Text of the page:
Concerns over failure to award three TV licences ignored
Concerns over failure to award three licences ignored in high-level Exco talks, sources say, as Legco votes against probing the decision
Gary Cheung and Tanna Chong
Warnings from top officials that granting just two instead of three free-to-air television licences would be a "tough sell" to the public went unheeded ahead of the Executive Council's controversial decision last month.
Sources familiar with the matter said that during high-level discussions with Chief Executive Leung Chun-ying, a number of senior officials questioned the wisdom of departing from a long-held policy of issuing three licences.
They were backed by some non-official members of the Executive Council, which decided not to award a licence to newcomer Ricky Wong Wai-kay's Hong Kong Television Network (HKTV), sparking public outrage.
Watch: Thousands gather at government HQ for more protests against decision to deny HKTV a licence
While Exco adopts the principle of collective responsibility and there is no formal vote, it is clear there was a difference of opinion at the highest level before the final decision was made.
Among non-official Exco members, convenor Lam Woon-kwong, Fanny Law Fan Chiu-fun and Anna Wu Hung-yuk were in favour of three licences being issued.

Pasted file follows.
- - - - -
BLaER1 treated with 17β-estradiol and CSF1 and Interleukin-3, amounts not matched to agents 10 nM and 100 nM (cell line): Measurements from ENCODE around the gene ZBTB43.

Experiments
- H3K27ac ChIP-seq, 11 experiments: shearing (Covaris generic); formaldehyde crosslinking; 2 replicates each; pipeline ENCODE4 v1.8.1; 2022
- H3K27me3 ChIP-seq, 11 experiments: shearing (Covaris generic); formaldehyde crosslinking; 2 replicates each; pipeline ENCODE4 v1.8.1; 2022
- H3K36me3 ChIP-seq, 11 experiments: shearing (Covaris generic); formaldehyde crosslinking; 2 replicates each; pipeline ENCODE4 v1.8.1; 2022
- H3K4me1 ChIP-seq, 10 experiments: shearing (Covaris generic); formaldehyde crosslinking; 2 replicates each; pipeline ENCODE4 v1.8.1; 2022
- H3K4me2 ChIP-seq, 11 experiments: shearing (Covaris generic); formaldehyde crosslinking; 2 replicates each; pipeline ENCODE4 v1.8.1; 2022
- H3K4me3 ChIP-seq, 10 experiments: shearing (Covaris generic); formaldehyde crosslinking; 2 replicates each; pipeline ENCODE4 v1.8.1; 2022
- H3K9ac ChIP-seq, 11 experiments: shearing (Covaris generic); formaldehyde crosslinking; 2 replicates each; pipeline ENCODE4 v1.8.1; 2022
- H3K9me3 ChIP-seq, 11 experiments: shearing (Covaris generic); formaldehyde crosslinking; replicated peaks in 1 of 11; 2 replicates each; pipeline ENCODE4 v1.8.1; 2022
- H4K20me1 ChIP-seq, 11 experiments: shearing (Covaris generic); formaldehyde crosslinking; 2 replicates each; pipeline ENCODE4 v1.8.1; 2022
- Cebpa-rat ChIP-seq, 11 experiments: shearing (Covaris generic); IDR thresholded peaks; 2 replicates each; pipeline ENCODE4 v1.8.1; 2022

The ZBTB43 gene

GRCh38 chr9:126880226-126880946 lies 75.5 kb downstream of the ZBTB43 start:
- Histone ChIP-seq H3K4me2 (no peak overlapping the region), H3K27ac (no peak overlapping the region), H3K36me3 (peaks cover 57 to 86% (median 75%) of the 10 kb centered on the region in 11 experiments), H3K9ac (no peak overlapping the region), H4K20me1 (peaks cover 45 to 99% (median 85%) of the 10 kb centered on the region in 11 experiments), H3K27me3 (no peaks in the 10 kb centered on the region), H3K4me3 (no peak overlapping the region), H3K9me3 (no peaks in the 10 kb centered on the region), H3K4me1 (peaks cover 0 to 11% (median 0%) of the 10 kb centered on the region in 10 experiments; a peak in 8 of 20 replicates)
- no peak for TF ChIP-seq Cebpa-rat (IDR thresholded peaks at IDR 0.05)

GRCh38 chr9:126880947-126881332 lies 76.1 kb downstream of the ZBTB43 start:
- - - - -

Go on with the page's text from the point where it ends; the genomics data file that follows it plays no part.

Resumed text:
Fellow councillors Laura Cha Shih May-lung, Andrew Liao Cheung-sing and Starry Lee Wai-king, were absent from the meeting to avoid a possible conflict of interest. Cha's brother-in-law is an investor in HKTV rival ATV, but the specific reason for Cheung and Lees' absence were not known.
Another two unidentified councillors were also absent for unknown reasons.
No vote was taken at the final meeting. Councillors simply expressed their views to Chief Executive Leung Chun-ying before he ruled on behalf of the whole council.
"During the discussions on free-to-air television licences, several top officials were of the view that when it came to public administration, it was inappropriate to make sudden change to established government policies," a source said. "They were worried that it would be difficult to explain the U-turn to members of the public."
A spokeswoman for the Commerce and Economic Development Bureau said: "In line with the established system of confidentiality, the deliberation of the Executive Council meetings on the subject matter is not made public."
As early as 1998, the government wanted to open the free-television sector to competition and emphasised that it would not limit the number of licences.
In 2011 the Broadcasting Authority, which was renamed the Communications Authority last year, recommended to Exco that all three applicants should receive approval as all fulfilled financial and programming requirements.
Another source said the government had stuck to the position of issuing three new licences until the end of last year.
Commerce minister Greg So Kam-leung reiterated in December that there was no ceiling on the number of television licences to be issued.
"Starting from early this year, signs of not issuing licences to all three applications emerged within discussions at Exco meetings," the source said.
"The remaining issue was whether one or two issues should be awarded. Chief Executive Leung Chun-ying was once undecided on the matter."
Meanwhile, the Legislative Council yesterday voted down the pan-democrats' bid to invoke its special powers to investigate the government's deliberations behind HKTV's fallout.